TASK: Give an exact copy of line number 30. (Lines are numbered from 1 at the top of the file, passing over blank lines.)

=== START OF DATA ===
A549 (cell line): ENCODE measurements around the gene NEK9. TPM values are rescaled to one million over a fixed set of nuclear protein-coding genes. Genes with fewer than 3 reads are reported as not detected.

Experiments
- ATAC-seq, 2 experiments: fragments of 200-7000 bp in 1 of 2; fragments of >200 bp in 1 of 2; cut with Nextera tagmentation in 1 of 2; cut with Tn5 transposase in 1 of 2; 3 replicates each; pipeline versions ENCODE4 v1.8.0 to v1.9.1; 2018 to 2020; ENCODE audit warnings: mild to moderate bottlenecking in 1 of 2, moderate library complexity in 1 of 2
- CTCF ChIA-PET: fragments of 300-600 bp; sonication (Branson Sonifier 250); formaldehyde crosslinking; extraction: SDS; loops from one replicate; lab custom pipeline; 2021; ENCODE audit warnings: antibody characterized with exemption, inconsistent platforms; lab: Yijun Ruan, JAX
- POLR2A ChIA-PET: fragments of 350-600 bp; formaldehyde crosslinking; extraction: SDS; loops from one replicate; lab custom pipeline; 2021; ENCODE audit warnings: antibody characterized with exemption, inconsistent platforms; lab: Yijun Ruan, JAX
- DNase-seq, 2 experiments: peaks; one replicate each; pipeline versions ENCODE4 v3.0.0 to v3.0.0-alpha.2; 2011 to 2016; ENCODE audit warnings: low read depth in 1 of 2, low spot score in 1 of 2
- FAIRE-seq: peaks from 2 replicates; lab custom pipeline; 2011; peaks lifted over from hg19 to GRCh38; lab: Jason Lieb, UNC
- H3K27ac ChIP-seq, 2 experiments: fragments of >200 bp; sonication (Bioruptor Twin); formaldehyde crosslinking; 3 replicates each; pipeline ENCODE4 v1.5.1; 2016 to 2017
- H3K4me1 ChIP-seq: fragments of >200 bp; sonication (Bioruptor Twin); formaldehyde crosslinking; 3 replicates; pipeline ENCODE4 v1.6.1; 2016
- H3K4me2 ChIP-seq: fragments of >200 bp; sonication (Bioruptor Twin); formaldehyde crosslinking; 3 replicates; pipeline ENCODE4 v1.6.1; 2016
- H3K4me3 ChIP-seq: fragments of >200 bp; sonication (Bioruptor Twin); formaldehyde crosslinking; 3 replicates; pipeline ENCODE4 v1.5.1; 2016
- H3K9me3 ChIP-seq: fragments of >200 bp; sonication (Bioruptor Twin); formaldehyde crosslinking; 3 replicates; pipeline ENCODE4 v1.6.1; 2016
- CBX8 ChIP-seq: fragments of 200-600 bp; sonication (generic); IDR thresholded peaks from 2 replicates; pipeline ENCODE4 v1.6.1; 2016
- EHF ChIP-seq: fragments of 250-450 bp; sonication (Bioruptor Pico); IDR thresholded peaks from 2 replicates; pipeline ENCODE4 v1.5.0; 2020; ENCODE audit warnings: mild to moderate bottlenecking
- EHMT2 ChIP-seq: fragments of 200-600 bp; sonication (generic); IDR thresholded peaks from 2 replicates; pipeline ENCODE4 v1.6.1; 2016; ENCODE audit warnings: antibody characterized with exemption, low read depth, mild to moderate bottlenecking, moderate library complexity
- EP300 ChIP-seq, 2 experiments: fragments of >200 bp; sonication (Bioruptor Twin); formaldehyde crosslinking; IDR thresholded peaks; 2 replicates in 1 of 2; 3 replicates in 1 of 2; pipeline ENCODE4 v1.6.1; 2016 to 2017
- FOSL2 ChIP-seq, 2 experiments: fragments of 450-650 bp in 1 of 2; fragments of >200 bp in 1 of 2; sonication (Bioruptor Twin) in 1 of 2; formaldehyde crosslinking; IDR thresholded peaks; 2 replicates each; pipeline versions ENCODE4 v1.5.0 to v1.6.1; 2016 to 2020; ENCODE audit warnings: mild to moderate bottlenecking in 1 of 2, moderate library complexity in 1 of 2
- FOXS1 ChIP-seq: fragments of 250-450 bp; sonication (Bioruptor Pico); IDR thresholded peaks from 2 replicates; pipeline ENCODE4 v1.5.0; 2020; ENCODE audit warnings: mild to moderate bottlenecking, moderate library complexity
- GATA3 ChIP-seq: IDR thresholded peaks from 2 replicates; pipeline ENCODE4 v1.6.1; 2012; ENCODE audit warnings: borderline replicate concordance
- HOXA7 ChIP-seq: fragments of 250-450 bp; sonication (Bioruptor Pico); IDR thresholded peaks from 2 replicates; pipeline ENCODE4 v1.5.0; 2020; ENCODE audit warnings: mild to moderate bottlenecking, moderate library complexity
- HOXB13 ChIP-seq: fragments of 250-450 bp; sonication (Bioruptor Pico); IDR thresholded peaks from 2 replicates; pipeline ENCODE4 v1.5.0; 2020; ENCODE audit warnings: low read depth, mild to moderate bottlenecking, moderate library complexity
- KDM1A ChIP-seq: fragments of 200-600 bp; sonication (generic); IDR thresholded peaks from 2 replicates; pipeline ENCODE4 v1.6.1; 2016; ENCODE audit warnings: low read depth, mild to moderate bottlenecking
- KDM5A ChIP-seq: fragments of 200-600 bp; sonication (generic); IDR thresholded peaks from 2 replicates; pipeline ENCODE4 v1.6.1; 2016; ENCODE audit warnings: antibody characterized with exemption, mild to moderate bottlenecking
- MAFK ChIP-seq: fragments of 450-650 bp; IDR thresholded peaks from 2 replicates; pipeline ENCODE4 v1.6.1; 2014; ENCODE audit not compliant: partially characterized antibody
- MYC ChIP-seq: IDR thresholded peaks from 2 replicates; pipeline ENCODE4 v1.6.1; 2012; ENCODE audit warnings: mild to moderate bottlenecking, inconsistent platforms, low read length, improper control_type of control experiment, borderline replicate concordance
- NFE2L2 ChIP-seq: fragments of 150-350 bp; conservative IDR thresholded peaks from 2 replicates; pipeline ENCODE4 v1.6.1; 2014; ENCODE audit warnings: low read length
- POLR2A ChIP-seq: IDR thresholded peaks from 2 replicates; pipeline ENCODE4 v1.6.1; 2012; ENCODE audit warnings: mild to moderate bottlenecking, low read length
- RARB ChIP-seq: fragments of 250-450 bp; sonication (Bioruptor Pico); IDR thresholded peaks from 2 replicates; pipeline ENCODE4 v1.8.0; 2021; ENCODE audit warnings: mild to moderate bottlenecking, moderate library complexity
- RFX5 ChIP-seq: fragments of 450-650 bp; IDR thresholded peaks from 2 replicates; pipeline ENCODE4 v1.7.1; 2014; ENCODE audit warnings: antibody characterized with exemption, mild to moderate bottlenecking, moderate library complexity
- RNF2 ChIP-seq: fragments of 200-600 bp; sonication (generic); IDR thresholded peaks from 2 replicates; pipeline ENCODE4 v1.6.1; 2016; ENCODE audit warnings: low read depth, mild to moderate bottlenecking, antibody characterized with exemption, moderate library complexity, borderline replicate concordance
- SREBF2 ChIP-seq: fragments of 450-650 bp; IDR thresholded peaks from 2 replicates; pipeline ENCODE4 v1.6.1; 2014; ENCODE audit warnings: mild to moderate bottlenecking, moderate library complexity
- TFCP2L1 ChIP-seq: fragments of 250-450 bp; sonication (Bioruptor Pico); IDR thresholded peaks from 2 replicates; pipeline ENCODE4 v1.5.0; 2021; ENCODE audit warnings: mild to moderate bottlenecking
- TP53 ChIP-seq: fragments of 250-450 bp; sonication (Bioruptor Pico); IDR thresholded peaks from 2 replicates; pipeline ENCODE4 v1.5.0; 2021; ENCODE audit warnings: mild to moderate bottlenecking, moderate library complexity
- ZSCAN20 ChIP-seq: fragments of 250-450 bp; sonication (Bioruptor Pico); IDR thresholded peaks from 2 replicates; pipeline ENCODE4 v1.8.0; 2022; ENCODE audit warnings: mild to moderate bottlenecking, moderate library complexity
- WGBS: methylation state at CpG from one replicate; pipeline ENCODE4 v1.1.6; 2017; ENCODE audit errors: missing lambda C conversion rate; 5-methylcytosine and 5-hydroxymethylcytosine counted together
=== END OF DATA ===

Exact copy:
- RNF2 ChIP-seq: fragments of 200-600 bp; sonication (generic); IDR thresholded peaks from 2 replicates; pipeline ENCODE4 v1.6.1; 2016; ENCODE audit warnings: low read depth, mild to moderate bottlenecking, antibody characterized with exemption, moderate library complexity, borderline replicate concordance